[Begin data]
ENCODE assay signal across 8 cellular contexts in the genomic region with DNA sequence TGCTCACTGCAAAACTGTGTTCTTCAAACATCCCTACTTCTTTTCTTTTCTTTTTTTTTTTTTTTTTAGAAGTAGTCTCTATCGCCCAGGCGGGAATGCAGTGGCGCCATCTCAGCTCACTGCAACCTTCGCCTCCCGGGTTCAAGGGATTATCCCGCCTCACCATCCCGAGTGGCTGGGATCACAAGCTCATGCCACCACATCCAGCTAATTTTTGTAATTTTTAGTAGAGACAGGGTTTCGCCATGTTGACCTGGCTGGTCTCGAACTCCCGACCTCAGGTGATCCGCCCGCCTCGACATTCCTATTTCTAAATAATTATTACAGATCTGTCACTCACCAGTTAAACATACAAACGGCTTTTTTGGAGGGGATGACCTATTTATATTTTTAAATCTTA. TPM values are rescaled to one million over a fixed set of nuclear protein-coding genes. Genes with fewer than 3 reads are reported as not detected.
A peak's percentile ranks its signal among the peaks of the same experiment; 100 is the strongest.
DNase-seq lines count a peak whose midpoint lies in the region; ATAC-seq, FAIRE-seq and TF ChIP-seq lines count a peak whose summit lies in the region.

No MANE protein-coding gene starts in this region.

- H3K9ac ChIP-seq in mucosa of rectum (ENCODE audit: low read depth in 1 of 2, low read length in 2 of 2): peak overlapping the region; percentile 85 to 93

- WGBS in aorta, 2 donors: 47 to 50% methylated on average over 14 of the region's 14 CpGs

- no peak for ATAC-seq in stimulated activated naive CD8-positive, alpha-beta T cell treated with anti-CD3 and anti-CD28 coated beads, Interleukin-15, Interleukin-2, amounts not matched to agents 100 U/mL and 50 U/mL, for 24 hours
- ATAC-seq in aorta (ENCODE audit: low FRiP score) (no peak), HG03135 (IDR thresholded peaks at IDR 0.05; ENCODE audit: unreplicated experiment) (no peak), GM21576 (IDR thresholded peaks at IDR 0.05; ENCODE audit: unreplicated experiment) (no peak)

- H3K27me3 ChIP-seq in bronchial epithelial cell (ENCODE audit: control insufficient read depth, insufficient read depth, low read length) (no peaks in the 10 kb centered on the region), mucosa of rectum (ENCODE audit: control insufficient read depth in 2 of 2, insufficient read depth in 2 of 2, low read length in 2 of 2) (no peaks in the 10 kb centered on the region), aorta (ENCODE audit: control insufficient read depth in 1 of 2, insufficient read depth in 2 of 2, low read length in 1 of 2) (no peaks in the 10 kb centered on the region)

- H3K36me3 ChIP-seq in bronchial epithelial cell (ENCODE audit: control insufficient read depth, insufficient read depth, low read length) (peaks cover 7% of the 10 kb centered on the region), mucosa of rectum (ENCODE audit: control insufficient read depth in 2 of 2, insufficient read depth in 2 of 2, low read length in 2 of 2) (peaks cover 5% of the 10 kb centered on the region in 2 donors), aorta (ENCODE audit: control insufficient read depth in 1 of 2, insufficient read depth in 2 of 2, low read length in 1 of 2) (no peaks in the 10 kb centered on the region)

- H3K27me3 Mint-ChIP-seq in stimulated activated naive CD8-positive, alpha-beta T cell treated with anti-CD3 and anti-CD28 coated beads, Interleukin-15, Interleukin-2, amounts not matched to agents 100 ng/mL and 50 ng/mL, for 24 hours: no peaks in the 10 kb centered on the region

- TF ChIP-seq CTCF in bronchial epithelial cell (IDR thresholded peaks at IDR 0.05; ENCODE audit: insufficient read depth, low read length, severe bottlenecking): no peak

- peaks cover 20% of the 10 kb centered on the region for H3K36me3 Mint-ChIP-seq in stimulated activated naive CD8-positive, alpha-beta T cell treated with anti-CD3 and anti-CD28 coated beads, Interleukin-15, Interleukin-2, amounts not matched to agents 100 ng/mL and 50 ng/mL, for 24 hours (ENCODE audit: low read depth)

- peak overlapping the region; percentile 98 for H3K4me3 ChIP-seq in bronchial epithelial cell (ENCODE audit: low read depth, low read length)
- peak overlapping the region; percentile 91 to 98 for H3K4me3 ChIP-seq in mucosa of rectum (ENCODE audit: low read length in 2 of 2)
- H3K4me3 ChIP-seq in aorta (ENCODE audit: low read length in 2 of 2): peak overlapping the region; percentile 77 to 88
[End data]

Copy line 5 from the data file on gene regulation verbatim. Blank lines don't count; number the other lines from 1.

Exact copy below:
- H3K9ac ChIP-seq in mucosa of rectum (ENCODE audit: low read depth in 1 of 2, low read length in 2 of 2): peak overlapping the region; percentile 85 to 93